By standing together and pushing back hard on the false notion of an imminent crisis, Dems are boxing Bush in and cutting off political avenues.
Dems should start thinking about ways to replicate this success.
Bush “Town Hall” Tidbits: #1
Dubya had one of his patented invite-only “town halls” yesterday, with all attendees die-hard backers of Social Security privatization.
How scripted was this event? Check out this exchange:
MS. STONE: I would like to introduce my mom. This is my mother, Rhoda Stone. And she is grandmother of three, and originally from Helsinki, Finland, and has been here over 40 years.
THE PRESIDENT: Fantastic. Same age as my mother.
MS. STONE: Just turned 80.
Of course, the script probably told Bush to say, “same age as my mother” after Ms. Stone mentions her mom is 80.
Bush “Town Hall” Tidbits: #2
The most disgusting and appalling moment in yesterday’s “town hall” was when Bush advanced the lie that African-Americans get shortchanged by Social Security:
African American males die sooner than other males do, which means the system is inherently unfair to a certain group of people. And that needs to be fixed.
But conservatives continue to push it to try to undermine Social Security in the African-American community.
Bush cannot be allowed to spread this garbage unchallenged.
Furthermore, if Bush and the rest of the GOP really care so much about African-American life expectancy, they could start addressing the massive racial disparity in our nation’s health care system.
Bush “Town Hall” Tidbits: #3
Dubya can condescend to a Red-stater with the best of them, saying to one attendee, “Have they got C-SPAN out there in Utah?”
January 11, 2005 PERMALINK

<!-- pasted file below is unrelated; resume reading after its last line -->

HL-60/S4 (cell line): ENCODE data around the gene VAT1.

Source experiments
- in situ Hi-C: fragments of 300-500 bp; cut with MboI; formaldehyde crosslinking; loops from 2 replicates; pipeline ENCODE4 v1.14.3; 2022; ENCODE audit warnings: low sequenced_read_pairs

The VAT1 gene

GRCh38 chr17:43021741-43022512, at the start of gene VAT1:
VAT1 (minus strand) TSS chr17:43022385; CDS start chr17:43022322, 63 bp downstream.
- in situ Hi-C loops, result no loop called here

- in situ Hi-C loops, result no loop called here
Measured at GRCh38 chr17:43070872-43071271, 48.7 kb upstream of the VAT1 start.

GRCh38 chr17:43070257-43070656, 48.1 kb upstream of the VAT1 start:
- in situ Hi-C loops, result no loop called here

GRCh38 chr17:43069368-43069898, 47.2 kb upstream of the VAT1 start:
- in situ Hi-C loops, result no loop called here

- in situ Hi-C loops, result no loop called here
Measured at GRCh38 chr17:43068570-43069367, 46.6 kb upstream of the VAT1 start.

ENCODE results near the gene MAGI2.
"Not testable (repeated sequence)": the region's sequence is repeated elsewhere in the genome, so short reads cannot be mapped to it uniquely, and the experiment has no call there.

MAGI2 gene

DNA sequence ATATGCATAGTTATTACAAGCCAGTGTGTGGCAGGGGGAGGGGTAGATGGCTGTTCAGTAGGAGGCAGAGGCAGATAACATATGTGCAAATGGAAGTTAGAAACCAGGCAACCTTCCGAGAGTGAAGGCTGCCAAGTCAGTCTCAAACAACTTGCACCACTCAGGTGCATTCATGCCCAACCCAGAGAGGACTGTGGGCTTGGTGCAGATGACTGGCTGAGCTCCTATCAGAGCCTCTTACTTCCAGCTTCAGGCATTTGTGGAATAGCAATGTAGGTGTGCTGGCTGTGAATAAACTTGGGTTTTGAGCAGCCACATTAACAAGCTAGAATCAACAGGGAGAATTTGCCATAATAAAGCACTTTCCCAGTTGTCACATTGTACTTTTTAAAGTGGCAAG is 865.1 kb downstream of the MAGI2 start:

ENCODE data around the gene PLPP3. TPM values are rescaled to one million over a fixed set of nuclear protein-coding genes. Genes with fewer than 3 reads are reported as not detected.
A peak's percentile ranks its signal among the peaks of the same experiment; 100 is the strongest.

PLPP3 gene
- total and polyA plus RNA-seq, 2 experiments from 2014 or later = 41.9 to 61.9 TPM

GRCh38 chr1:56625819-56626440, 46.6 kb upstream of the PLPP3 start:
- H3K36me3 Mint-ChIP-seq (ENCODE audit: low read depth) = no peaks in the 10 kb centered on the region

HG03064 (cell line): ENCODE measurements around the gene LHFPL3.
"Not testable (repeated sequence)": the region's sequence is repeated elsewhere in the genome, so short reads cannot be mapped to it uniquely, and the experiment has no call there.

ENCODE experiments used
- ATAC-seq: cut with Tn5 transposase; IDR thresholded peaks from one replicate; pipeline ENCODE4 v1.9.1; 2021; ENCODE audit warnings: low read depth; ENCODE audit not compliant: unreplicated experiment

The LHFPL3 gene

As the tsunami relief effort continues, some are starting to discuss what the long-term reconstruction strategy should be.
Yesterday, the Wall Street Journal tried to contribute, publishing an op-ed by Australian journalist Greg Sheridan, “The Year Of Living Diplomatically.” (No link available).
(For your background, Sheridan has deemed Dubya a “modern Winston Churchill,” and said, "the West's far Left has joined in a kind of de facto intellectual alliance with the al-Qa'ida extremists.”)
Sheridan sees the relief effort as an opportunity for the US to strengthen ties with Indonesia and improve our image with South Asian Muslims.
And to best provide assistance, Sheridan says:
[The US] should operate bilaterally with the Indonesian government ... with nil or minimal U.N. involvement.
This is in part to minimize the risk of corruption and in part to maximize the effectiveness of the aid.
Why does Sheridan believe marginalizing the UN would be more effective?
First, he claims that the Indonesian people were looking to the US and not the UN for help, based on a single CNN interview with a distraught survivor who cried out “Where is America?” (to the American TV station), instead of “Where is the U.N.?”
Then, Sheridan points to the “core group”:
The U.S. immediately convened a core group of nations to coordinate the early relief effort.
The identity of the core group tells us much -- India, Japan and Australia, three democracies, two of them formal military allies of the U.S.
It would surely have been inconceivable...to think that U.S. and Australian soldiers would be conducting large-scale joint operations in Aceh, the site of an ongoing, fierce separatist Islamic rebellion...
...Yet it was U.S. military helicopters which first brought relief to survivors there.
So lesson No. 1 is that it is the U.S. and its alliance system which counts for most in Asia.
Now at this point, regular LiberalOasis readers should be scratching their heads.
That’s because it was noted here last Thursday that Sheridan’s beloved “core group” no longer exists.
It was a failure, scrapped after a mere eight days, allowing the UN to take the lead in coordinating the relief effort.
The short-lived core group is not an example of the unquestioned power America has in Asia, but the limitations of any single country’s power, and the need for a global body to navigate the myriad of political conflicts in order to effectively deliver aid.
While Sheridan is certainly right that ably providing relief can help America's reputation among Muslims in the South Asian region, going about it in a stubborn unilateral way would likely undermine that goal.
A more comprehensive, creative and thoughtful strategy for long-term tsunami relief comes from TomPaine’s Patrick Doherty.
It’s too much to properly summarize here, but here is the gist: